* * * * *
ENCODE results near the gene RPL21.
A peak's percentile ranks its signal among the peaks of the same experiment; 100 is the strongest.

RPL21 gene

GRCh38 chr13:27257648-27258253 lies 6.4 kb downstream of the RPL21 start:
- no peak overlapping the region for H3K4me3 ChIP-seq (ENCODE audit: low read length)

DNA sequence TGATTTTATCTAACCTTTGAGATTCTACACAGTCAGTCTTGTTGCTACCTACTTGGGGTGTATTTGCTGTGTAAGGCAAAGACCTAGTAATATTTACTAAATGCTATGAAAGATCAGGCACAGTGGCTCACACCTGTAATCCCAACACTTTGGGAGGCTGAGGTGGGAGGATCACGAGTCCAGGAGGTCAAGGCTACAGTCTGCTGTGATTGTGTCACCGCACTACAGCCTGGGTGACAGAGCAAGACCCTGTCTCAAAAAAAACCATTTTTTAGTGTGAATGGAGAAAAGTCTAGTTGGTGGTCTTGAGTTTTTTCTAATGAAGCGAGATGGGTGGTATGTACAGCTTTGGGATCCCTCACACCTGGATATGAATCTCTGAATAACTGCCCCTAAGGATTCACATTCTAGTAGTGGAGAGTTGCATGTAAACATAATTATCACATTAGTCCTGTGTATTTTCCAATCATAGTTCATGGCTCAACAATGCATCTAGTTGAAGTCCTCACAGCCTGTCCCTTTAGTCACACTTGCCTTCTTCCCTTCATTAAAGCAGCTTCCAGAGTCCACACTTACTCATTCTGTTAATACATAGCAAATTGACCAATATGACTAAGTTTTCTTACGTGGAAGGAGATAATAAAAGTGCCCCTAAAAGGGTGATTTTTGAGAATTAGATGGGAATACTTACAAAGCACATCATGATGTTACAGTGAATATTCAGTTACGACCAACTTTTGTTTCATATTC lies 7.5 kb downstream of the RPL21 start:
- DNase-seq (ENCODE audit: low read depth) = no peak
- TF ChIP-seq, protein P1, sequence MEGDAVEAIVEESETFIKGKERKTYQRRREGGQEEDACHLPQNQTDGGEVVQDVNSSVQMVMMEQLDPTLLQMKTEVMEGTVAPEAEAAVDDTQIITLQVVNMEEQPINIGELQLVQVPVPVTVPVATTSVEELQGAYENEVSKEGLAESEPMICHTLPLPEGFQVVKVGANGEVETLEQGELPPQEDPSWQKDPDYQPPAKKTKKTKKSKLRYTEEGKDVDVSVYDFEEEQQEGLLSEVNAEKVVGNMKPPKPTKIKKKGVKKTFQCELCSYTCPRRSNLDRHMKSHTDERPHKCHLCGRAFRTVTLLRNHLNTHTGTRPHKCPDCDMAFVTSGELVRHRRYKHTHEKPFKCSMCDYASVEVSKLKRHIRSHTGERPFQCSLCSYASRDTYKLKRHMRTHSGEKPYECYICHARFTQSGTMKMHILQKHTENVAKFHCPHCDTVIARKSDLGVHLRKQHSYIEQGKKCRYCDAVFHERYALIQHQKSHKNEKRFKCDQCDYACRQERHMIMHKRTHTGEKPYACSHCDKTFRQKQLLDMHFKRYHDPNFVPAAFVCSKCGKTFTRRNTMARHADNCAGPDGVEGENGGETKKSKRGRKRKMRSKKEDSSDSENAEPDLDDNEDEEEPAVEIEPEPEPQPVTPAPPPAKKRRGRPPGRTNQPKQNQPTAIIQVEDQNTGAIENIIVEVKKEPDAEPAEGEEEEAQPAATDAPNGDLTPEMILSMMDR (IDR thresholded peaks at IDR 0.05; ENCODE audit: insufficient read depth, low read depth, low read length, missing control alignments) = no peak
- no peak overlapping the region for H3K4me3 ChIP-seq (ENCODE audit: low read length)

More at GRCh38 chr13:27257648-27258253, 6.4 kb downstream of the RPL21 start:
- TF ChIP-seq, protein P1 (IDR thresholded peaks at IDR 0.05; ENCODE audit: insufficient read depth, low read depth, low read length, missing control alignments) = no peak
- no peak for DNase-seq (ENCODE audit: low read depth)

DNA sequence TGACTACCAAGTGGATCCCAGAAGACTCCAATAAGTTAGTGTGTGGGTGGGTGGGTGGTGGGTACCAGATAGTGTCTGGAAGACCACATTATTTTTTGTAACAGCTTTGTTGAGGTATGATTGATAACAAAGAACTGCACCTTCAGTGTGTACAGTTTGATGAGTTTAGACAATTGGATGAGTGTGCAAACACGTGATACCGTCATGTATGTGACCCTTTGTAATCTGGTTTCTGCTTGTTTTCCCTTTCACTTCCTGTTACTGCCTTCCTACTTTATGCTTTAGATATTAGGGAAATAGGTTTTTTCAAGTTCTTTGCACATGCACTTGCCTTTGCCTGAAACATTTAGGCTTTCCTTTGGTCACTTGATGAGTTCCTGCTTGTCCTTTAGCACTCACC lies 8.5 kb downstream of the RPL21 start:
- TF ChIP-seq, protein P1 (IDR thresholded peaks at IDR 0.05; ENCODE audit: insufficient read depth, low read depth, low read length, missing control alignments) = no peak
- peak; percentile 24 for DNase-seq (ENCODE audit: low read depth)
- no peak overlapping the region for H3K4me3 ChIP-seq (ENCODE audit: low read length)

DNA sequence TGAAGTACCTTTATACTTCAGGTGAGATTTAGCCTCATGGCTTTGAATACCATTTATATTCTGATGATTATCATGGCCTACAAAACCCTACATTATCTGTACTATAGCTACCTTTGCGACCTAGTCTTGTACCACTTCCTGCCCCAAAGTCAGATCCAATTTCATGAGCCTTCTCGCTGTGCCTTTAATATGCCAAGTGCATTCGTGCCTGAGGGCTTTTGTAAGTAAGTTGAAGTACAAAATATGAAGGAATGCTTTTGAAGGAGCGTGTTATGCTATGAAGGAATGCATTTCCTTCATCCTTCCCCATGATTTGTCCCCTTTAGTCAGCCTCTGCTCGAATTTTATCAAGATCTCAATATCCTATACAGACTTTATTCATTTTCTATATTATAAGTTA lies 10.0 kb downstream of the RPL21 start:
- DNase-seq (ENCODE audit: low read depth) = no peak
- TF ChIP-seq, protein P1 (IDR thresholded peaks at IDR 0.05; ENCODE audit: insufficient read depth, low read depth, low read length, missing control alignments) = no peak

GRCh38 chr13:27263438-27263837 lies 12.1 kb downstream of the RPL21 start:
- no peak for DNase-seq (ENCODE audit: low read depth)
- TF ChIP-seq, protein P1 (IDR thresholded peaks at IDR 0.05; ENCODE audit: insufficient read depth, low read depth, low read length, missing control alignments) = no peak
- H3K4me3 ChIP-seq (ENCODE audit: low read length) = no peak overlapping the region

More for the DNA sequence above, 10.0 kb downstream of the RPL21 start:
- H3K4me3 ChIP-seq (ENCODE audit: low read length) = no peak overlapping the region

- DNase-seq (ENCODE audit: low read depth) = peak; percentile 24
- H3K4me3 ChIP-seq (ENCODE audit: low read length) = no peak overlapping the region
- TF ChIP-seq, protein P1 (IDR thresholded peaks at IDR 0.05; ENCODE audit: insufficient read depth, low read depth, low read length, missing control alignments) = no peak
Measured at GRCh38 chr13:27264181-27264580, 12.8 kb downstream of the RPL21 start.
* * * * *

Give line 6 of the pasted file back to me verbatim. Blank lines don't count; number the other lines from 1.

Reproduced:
DNA sequence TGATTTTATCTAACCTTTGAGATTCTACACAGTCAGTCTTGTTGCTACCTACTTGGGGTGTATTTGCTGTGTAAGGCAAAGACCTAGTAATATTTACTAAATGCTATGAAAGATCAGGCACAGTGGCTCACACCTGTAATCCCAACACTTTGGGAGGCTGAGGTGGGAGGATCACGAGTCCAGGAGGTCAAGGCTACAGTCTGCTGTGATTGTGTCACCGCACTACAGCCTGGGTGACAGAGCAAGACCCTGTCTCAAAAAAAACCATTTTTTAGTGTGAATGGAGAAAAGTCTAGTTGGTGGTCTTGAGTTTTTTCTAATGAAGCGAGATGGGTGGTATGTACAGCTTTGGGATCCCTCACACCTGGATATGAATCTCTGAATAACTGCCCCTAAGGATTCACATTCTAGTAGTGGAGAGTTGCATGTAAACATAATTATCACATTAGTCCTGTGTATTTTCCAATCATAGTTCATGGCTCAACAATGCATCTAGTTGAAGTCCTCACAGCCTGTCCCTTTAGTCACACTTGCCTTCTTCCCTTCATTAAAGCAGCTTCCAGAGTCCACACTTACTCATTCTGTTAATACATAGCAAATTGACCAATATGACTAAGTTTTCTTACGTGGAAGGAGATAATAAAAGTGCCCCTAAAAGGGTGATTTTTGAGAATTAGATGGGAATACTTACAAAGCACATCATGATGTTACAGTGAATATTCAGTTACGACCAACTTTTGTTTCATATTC lies 7.5 kb downstream of the RPL21 start: